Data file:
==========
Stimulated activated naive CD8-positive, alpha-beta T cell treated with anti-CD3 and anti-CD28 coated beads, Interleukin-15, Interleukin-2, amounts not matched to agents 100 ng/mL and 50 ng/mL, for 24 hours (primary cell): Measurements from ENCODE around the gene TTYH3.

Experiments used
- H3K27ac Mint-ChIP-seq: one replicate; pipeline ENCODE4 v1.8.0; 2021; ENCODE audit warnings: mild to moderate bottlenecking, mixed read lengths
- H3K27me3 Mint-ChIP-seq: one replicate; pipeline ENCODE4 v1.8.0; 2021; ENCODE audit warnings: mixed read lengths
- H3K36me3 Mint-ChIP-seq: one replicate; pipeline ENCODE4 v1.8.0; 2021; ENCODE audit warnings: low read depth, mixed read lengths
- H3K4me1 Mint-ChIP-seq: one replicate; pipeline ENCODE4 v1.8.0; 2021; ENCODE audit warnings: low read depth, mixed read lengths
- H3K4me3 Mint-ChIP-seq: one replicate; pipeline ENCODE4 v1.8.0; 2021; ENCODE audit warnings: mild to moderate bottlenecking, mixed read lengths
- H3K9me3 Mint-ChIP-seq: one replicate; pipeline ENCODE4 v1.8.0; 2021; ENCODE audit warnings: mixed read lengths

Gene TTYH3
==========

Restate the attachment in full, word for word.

Stimulated activated naive CD8-positive, alpha-beta T cell treated with anti-CD3 and anti-CD28 coated beads, Interleukin-15, Interleukin-2, amounts not matched to agents 100 ng/mL and 50 ng/mL, for 24 hours (primary cell): Measurements from ENCODE around the gene TTYH3.

Experiments used
- H3K27ac Mint-ChIP-seq: one replicate; pipeline ENCODE4 v1.8.0; 2021; ENCODE audit warnings: mild to moderate bottlenecking, mixed read lengths
- H3K27me3 Mint-ChIP-seq: one replicate; pipeline ENCODE4 v1.8.0; 2021; ENCODE audit warnings: mixed read lengths
- H3K36me3 Mint-ChIP-seq: one replicate; pipeline ENCODE4 v1.8.0; 2021; ENCODE audit warnings: low read depth, mixed read lengths
- H3K4me1 Mint-ChIP-seq: one replicate; pipeline ENCODE4 v1.8.0; 2021; ENCODE audit warnings: low read depth, mixed read lengths
- H3K4me3 Mint-ChIP-seq: one replicate; pipeline ENCODE4 v1.8.0; 2021; ENCODE audit warnings: mild to moderate bottlenecking, mixed read lengths
- H3K9me3 Mint-ChIP-seq: one replicate; pipeline ENCODE4 v1.8.0; 2021; ENCODE audit warnings: mixed read lengths

Gene TTYH3